Rudrama Devi, the first woman ruler of Andhra

Rudrama Devi, the first woman ruler of Andhra
Highlights

Rudrama Devi, the first woman ruler of Andhra. Rani Rudrama Devi (1259−1289AD) was one of the most prominent rulers of the Kakatiya dynasty.

Rani Rudrama Devi (1259−1289AD) was one of the most prominent rulers of the Kakatiya dynasty. She was born as Rudramba to King Ganapati Deva, who ruled Warangal, the capital of Kakatiya kingdom that had sway over the entire Andhra Pradesh during the 13th century.

Rudrama was formally designated as a son through the ancient Putrika ceremony and given the male name Rudradeva. Rudrama Devi was married to Veerabhadra, eastern Chalukyan prince of Nidadavolu.
Succession
On the advice of Sivadevayya (prime minister), Ganapati Deva nominated Rudrama Devi as his successor. When she was only 14 years old, Rani Rudrama Devi succeeded her father. In the first two or three years of her conjoint rule with her father, the kingdom was thrown into confusion and disorder due to Jatavarma Sundara Pandya-I's invasion and the disastrous defeat of the Kakatiyas along with their allies at the battle of Muttukur. Though Ganapati Deva turned the tide of the invasion, he lost his territory and his hold over his feudatories. He retired from active politics and complete power was vested with Rudrama Devi. Various inscriptions suggested that her independent rule started from 1261 AD. Rudramma Devi ruled till 1289.
Reign
Her ascendancy was resented by some nobles and her cousins only because she was a woman. They later raised a banner of revolt. Rudrama Devi wore a male attire and sat on the throne and with an iron hand ruled the kingdom keeping the enemies at bay. Pandyas and Cholas from the south Indian peninsula were a great threat and she kept them at bay with great vigour. After her accession she had to fight Harihara Deva and Murari Deva, who revolted against her. She had some efficient nobles like Jaganni Deva and Gona Ganna Reddy who helped her in suppressing revolts.
The Kalinga King Narasimha-I, who suffered a defeat previously at the hands of Ganapati Deva, took advantage of the distracted condition in the Kakatiya dominions and marched with his forces into the Godavari delta to recover his lost possessions. In the later part of the reign of Rudrama Devi, the above provinces came back under her control. Her commanders Poti Nayaka and Proli Nayaka fought against Kalinga Vira Bhanudeva-I, son and successor of Narasimha-I, and his accomplices Arjuna Deva, the Matsya chief of Oddadi and others and inflicted a crushing defeat on them. The Kakatiya power was thus re-established in coastal Andhra.
But the biggest threat came from the West in the form of Seuna Yadavas of Devagiri. Rudrama Devi defeated Mahadeva Raja, the Seuna Yadava ruler of Devagiri (Daulatabad in Aurangabad District at present in Maharashtra) who invaded Warangal (earlier known as Orugallu or Ekasilanagaramu) Fort, the capital of the Kakatiya empire, and chased him away. She crossed Godavari chasing the Yadava ruler right into his territories and forced him to make peace. The Devagiri king had to pay ransom to the queen and made peace. Although such treasures gained after victory belonged to the royal house, she distributed the wealth among her troops.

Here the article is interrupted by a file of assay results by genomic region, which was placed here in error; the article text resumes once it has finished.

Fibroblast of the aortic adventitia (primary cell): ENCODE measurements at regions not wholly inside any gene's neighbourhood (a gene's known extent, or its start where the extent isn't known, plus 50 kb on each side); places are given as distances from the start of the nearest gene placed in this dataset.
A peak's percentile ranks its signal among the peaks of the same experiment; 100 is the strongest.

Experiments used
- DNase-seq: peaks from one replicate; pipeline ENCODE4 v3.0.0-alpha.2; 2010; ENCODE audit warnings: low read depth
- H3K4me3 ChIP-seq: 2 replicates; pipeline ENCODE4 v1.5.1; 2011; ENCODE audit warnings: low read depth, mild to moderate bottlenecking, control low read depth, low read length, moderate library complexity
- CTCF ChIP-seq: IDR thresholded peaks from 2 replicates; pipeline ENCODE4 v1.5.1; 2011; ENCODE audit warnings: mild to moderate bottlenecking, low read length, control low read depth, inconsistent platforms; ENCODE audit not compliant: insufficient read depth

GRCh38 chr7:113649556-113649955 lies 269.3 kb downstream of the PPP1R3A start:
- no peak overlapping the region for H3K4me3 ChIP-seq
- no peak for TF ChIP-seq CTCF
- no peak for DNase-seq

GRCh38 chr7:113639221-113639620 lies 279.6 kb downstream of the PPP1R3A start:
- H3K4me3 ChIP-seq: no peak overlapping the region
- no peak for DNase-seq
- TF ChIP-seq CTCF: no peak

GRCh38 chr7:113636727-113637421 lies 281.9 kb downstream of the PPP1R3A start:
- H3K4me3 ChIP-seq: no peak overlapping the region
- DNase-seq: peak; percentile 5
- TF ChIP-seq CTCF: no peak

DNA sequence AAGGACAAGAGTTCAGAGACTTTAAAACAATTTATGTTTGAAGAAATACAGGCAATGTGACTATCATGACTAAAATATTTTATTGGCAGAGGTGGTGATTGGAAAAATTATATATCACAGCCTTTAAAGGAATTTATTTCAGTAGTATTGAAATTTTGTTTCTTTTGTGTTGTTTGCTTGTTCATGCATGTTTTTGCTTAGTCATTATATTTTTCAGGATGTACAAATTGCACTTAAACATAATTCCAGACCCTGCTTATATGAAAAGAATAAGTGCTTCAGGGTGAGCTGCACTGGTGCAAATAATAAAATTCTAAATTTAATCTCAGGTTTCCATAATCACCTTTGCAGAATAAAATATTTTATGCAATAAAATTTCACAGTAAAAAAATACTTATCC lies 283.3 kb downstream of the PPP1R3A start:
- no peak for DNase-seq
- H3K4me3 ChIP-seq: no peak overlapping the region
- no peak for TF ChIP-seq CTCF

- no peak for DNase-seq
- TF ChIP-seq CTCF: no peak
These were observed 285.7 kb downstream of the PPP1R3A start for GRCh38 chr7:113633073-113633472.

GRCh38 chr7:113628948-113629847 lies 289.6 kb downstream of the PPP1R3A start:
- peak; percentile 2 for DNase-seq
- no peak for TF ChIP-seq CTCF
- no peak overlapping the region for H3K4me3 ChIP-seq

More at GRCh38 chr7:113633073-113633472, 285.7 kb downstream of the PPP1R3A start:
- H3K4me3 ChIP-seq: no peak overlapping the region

In the south, the Nellore Kingdom came under the power of the Pandyas and was placed under their vassals. The Kayastha chief Janniga Deva re-occupied the territories of the Nelluru kingdom and freed them thus from the Pandyan sway. He and his brother Tripurari Deva I (1270-72 A.D.) continued to rule the Nelluru kingdom as the vassals of Rudrama Devi. However, with the succession of their younger brother Amba Deva to the throne in 1272 AD, the situation underwent a change.
Rudrama Devi could not tolerate disloyal Amba Deva. By that time Prataprudra, her grandson, became old enough to share the responsibilities of the administration. He was an extraordinary war planner. He planned a three-prong attack on Amba Deva. The intention was to weaken all his support systems so that he would not have had enough strength. Of the three, the first was led by the Queen Rudrama Devi and her general Mallikarjuna. However, as the recently discovered Chandupatla (Nalgonda district) inscription dated 1283 AD indicated, Amba Deva seemed to have killed Rudrama along with Mallikarjuna Nayaka in a battle that year. However, the army of Rudrama Devi was victorious. Later, Prataparudra II, successor of Rudrama, succeeded in completely suppressing the Kayastha revolt.
Her rule and patronage
Among Rani Rudramma Devi's accomplishments during her reign was the completion of Warangal Fort, begun by her father, in the Kakatiya capital of Warangal (one stone hill). Parts of the fort are still standing, including examples of distinctive Kakatiya sculpture. She worshipped Goddesses Bhadrakali, Ekaveera and Padmakshi. She captured important forts like Mulikinadu, Renadu, Eruva, Mutthapi Nadu and Satti.
Legacy
Rudrama Devi was one of the most outstanding queens in Indian history from the Kakatiya dynasty and people still cherish her memories. Her gender did not come on her way in discharging the duties of her exalted office. She took an active part in governing the country and strove hard to promote the best interests of the state. In spite of the wars which frequently disturbed the country, her people remained contented and happy under her rule.
Marco Polo, the Venetian traveller who paid a visit to the kingdom probably a little later, spoke highly of her administrative qualities, benign rule and greatness.
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